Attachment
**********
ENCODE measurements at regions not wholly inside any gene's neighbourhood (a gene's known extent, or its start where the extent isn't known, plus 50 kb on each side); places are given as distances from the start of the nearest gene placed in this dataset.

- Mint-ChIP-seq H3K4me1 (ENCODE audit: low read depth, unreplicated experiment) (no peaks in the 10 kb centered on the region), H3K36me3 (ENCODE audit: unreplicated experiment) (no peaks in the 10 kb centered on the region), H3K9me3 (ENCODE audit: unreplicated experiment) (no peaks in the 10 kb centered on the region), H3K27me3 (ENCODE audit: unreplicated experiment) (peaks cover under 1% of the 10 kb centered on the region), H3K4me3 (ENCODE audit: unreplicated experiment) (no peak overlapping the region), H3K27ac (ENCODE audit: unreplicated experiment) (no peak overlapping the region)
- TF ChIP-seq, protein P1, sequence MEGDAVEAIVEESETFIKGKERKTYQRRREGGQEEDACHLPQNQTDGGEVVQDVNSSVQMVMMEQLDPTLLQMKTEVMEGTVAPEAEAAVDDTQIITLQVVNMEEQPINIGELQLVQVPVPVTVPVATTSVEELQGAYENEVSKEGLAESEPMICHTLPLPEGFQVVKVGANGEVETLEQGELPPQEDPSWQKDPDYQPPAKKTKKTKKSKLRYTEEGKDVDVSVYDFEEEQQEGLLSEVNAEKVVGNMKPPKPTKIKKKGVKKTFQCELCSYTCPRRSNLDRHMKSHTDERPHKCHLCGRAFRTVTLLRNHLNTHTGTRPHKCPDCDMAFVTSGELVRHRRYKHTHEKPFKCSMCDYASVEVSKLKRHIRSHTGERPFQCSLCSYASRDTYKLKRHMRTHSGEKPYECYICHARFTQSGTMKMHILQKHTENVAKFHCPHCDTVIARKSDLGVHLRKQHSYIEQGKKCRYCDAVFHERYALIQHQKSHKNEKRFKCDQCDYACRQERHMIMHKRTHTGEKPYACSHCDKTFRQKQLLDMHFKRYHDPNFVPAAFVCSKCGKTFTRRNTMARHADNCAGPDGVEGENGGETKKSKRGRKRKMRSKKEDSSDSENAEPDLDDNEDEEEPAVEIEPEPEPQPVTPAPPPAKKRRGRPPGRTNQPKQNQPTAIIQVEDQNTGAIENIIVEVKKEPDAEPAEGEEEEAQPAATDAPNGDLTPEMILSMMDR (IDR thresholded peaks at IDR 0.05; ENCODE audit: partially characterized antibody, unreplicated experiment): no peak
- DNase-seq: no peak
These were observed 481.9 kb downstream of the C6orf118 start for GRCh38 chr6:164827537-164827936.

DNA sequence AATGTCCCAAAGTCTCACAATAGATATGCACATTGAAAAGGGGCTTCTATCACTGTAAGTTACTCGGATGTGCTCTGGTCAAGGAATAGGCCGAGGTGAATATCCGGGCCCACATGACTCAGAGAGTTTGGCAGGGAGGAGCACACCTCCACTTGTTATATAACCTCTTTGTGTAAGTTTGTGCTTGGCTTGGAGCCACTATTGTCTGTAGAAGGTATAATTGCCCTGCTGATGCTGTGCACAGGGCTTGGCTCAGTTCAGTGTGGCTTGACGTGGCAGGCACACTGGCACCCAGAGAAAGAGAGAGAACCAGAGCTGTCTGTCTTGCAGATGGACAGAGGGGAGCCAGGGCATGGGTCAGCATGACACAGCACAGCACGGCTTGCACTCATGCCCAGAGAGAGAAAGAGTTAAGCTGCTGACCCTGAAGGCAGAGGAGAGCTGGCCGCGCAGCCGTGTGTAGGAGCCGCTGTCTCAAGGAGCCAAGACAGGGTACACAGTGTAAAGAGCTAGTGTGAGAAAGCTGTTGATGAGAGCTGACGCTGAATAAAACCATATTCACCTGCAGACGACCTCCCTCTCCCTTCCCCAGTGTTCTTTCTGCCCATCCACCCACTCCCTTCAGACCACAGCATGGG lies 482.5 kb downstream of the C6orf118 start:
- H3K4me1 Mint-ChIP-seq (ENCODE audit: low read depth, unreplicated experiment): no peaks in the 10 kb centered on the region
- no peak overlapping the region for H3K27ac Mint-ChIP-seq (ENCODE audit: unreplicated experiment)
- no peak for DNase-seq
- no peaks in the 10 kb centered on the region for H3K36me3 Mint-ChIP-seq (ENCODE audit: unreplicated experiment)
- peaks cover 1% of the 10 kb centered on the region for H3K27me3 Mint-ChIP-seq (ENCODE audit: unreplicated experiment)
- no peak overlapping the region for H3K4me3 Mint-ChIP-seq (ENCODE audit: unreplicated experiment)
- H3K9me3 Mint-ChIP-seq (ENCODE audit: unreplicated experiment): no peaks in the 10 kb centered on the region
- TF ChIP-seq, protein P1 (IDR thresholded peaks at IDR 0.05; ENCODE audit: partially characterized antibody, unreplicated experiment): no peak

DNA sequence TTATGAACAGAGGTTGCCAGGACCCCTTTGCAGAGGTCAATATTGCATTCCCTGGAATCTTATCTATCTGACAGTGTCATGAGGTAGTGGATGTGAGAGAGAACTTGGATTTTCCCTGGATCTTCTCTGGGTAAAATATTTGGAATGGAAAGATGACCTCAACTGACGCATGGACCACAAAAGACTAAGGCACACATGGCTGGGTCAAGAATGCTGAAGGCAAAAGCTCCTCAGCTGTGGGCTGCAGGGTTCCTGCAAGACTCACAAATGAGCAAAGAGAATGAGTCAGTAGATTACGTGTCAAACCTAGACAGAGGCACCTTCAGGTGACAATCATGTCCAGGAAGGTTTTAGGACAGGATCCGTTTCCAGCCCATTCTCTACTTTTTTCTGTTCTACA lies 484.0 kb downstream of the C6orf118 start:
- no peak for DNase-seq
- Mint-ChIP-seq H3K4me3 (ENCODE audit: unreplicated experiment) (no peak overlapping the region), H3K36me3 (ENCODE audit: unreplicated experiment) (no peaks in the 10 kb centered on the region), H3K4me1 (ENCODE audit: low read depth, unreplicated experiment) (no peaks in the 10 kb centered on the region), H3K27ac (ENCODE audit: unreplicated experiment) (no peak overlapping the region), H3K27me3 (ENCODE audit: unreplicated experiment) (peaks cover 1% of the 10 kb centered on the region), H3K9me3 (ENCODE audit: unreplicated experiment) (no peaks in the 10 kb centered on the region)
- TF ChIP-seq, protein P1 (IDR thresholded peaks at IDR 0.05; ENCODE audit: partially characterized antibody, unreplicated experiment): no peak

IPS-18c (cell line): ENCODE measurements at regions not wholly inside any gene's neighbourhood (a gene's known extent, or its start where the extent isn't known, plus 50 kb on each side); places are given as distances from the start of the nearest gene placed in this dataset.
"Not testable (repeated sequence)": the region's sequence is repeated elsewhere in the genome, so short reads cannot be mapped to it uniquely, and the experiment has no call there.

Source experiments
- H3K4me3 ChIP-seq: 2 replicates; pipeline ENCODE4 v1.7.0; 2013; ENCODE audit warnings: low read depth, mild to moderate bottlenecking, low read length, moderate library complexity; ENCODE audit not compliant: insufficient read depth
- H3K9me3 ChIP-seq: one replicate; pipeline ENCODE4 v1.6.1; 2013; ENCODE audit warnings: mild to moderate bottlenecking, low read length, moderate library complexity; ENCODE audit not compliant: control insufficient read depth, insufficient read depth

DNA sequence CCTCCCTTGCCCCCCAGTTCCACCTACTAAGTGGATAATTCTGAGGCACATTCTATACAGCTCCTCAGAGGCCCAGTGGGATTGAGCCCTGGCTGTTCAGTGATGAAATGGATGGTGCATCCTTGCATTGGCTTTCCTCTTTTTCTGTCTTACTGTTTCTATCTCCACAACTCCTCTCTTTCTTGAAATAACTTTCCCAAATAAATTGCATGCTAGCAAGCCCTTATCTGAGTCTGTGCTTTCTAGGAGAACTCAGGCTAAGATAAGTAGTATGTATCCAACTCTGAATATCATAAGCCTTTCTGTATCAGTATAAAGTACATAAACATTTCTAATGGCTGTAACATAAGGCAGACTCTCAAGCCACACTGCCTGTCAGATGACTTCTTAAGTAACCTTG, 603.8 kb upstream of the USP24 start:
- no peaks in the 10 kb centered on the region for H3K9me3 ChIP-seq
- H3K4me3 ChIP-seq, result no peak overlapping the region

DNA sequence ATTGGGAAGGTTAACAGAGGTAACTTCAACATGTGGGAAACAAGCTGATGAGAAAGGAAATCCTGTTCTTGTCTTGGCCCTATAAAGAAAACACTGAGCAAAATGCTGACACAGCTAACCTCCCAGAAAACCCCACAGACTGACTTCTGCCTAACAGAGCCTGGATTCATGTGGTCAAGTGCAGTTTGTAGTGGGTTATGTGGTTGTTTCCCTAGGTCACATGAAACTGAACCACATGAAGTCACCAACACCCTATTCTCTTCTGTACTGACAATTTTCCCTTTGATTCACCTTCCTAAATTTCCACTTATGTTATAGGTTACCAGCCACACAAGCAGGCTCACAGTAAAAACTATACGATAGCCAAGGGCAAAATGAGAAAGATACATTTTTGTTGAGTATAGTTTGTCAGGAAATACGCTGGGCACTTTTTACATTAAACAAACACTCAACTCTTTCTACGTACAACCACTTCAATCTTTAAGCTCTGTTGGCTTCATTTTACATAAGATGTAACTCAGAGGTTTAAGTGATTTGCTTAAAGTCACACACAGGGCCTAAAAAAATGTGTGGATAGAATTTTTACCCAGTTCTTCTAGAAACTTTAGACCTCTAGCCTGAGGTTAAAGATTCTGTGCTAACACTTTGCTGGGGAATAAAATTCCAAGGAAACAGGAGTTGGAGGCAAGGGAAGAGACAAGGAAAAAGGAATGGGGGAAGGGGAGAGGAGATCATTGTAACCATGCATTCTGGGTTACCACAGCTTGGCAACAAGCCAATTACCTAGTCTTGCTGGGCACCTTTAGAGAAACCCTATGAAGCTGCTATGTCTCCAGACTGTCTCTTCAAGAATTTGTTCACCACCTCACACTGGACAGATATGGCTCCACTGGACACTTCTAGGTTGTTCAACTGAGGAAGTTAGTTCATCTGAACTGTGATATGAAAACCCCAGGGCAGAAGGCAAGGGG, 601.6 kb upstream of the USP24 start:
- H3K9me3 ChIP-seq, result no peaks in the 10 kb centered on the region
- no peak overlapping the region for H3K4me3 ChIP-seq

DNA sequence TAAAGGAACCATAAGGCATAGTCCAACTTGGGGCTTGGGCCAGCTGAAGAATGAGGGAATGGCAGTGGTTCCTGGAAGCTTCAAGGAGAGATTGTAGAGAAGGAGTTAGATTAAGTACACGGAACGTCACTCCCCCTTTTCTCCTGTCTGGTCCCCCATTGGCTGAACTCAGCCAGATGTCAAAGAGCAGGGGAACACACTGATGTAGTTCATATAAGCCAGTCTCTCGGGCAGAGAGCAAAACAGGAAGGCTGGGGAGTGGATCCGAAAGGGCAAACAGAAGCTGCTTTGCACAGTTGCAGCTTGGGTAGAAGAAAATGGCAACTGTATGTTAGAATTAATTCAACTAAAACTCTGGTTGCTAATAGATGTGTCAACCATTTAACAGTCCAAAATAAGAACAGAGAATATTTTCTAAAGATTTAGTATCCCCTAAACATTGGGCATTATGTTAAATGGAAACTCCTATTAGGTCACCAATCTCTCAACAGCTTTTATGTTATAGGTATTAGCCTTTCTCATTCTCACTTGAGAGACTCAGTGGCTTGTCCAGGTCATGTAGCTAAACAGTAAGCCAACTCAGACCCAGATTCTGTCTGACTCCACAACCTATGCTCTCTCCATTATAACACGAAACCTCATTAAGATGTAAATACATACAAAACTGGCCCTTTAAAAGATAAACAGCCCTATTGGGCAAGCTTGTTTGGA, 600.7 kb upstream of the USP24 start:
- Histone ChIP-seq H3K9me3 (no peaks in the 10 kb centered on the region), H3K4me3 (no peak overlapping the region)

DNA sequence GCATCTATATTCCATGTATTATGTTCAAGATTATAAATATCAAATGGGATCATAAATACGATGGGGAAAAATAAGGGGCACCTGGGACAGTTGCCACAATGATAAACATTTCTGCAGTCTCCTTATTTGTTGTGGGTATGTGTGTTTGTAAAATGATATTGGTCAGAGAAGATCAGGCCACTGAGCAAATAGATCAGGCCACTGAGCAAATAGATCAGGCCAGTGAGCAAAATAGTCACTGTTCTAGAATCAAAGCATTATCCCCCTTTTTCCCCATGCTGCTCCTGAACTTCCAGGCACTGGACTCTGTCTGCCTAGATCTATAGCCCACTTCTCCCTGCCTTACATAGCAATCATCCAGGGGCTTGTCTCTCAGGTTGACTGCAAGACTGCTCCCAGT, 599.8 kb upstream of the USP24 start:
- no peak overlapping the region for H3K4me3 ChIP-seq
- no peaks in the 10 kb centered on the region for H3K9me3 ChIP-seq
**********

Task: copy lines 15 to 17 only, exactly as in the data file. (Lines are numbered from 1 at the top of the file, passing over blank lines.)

DNA sequence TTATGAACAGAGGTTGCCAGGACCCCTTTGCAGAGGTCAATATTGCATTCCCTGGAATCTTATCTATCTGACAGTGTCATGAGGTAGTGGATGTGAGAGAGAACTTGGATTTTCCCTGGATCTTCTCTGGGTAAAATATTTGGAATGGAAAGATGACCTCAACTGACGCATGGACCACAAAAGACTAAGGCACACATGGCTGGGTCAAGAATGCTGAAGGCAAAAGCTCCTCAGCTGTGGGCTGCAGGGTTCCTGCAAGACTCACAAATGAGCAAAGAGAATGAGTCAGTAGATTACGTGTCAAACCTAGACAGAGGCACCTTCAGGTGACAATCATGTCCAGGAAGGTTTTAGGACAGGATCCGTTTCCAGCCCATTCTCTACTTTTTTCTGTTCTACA lies 484.0 kb downstream of the C6orf118 start:
- no peak for DNase-seq
- Mint-ChIP-seq H3K4me3 (ENCODE audit: unreplicated experiment) (no peak overlapping the region), H3K36me3 (ENCODE audit: unreplicated experiment) (no peaks in the 10 kb centered on the region), H3K4me1 (ENCODE audit: low read depth, unreplicated experiment) (no peaks in the 10 kb centered on the region), H3K27ac (ENCODE audit: unreplicated experiment) (no peak overlapping the region), H3K27me3 (ENCODE audit: unreplicated experiment) (peaks cover 1% of the 10 kb centered on the region), H3K9me3 (ENCODE audit: unreplicated experiment) (no peaks in the 10 kb centered on the region)